Japanese Architect Designed His House with Earthquake-Proof Climbable Bookshelf

Earthquake-Proof Climbable Bookshelf House

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Floor-to-ceiling bookshelves are lovely, and can act as a robust focal point in any home. But accessing the high shelves can be a problem. The common side-kick has always been ladders, which can also add character and charm. But for smaller homes like in Japan they can be a nuisance, occupying too much space for not enough usage. Designed by Japanese architect Shinsuke Fujii, House in Shinyoshida is a small, contemporary home with a slanted wall, situated in a hillside neighborhood of Yokohama, Japan. Incorporated into the western-facing diagonal wall is a prominent floor-to-ceiling bookshelf, which not only allows the homeowners to easily access hard-to-reach books—with its shelves also acting as a ladder—but also ensures that the books won’t spill out in the event of an earthquake, which is common in this part of Japan.

Japanese architect Shinsuke Fujii came up with a simple, yet brilliant solution that solves another problem too: earthquake safety.

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The “House in Shinyoshida,” as it’s called, named for the neighborhood in Yokohama where it stands, was conceived shortly after the 2011 Tohoku Earthquake. The client, who happened to be an avid book lover, approached Fujii with the task to design a home around a large bookshelf that’s both easily accessible but also one that won’t spill all the books if there’s ever a tremor.

The solution was to slant the entire western-facing façade and create a built-in slanted bookshelf whose shelves also function as a ladder. The slant allowed family members of all ages to climb up and reach books, but also keeps the books from falling should an earthquake ever shake the home. The slanted façade also had the effect of creating an open feeling in the family room, where the home’s high perch allowed for plenty of sunlight to enter through the large windows.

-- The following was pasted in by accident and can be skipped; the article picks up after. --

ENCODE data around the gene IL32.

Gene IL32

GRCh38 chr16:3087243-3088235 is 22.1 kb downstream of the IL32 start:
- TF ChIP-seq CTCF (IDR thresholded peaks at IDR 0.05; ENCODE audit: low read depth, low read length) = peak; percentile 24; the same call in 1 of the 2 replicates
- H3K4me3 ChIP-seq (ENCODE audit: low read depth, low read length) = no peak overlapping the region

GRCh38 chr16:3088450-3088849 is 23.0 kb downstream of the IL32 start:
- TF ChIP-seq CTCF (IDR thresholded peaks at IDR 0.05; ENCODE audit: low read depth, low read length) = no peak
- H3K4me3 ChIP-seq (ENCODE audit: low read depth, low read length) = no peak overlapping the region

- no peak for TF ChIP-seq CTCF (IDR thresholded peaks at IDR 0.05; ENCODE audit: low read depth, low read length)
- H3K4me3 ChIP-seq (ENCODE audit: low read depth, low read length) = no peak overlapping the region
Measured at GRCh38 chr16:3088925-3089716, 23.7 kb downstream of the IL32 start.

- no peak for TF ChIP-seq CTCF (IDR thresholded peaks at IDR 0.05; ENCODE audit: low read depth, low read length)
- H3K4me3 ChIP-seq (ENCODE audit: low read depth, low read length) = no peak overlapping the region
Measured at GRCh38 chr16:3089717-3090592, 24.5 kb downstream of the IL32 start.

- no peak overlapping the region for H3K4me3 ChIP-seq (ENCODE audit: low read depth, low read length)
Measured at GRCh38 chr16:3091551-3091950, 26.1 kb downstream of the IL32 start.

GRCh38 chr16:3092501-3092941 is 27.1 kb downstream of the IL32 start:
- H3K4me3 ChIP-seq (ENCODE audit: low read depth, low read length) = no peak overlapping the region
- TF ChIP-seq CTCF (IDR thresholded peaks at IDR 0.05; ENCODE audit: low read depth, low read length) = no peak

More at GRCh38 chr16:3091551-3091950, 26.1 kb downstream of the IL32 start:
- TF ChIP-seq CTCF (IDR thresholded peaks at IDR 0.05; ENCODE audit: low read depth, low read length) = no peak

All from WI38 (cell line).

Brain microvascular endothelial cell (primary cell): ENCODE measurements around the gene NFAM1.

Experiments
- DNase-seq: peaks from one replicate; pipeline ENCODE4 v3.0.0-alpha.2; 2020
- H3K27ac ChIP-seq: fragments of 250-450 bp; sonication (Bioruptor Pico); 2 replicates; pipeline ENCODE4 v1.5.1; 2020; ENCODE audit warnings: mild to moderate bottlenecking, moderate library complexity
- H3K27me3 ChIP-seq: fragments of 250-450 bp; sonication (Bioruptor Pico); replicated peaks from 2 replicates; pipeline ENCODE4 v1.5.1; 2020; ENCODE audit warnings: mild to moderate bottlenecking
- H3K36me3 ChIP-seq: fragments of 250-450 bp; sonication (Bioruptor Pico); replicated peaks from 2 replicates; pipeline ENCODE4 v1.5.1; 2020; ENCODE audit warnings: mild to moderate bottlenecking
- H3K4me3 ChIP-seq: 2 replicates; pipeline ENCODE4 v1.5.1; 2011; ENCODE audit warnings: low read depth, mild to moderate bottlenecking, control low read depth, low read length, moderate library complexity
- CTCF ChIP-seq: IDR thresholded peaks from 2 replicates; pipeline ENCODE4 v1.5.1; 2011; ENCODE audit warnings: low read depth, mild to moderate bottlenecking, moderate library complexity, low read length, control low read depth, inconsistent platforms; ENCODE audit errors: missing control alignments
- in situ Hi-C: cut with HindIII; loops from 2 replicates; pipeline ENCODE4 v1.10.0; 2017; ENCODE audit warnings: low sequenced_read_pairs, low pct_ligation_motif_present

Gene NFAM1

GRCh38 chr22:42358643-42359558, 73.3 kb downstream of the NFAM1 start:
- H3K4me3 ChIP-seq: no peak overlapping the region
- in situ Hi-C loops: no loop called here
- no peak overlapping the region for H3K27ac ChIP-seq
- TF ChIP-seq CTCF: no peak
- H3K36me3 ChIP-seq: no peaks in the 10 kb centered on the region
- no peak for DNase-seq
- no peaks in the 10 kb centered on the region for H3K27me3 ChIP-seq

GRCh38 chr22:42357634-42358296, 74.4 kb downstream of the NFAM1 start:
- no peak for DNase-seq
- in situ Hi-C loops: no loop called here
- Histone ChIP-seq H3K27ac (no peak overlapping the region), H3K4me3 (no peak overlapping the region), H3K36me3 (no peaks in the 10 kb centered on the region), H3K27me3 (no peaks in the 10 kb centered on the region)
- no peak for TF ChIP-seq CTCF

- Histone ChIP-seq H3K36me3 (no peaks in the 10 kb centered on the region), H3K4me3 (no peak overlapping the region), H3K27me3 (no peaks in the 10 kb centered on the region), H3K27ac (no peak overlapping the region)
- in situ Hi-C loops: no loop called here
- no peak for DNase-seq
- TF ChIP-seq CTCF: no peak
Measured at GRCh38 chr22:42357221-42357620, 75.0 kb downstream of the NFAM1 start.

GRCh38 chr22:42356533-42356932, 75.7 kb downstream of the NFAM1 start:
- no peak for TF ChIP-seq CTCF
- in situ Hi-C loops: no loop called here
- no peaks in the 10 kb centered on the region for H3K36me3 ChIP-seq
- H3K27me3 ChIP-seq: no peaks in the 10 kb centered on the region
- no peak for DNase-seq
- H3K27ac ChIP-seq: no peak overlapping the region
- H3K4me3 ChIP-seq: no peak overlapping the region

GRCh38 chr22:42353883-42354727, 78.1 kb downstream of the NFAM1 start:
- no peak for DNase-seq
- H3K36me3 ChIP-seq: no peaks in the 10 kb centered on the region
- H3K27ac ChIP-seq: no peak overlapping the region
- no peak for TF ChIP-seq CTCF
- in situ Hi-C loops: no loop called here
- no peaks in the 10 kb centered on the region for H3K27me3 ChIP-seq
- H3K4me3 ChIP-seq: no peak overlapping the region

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The bookcase acts as a design focal point, but it’s integral to the structural stability of the home. Reinforced with concrete and wood, it extends onto an upper level, which features a sunlit lounge. Each slanted upright of the bookshelf acutely extends into exposed roof beams, accentuating the home’s bold interior lines.

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Japanese Architects Shinsuke Fujii have designed a home featuring a slanted floor-to-ceiling, earthquake-proof bookshelf.
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Outside, the structure’s oblique exterior features vertical strips of metal cladding in matte charcoal grey. The thin, slotted windows of the kitchen and dining areas provide privacy from the street, while the larger upper windows flood the space with light. Altogether it makes a perfect oasis for the bibliophile with an eye for natural minimalism.

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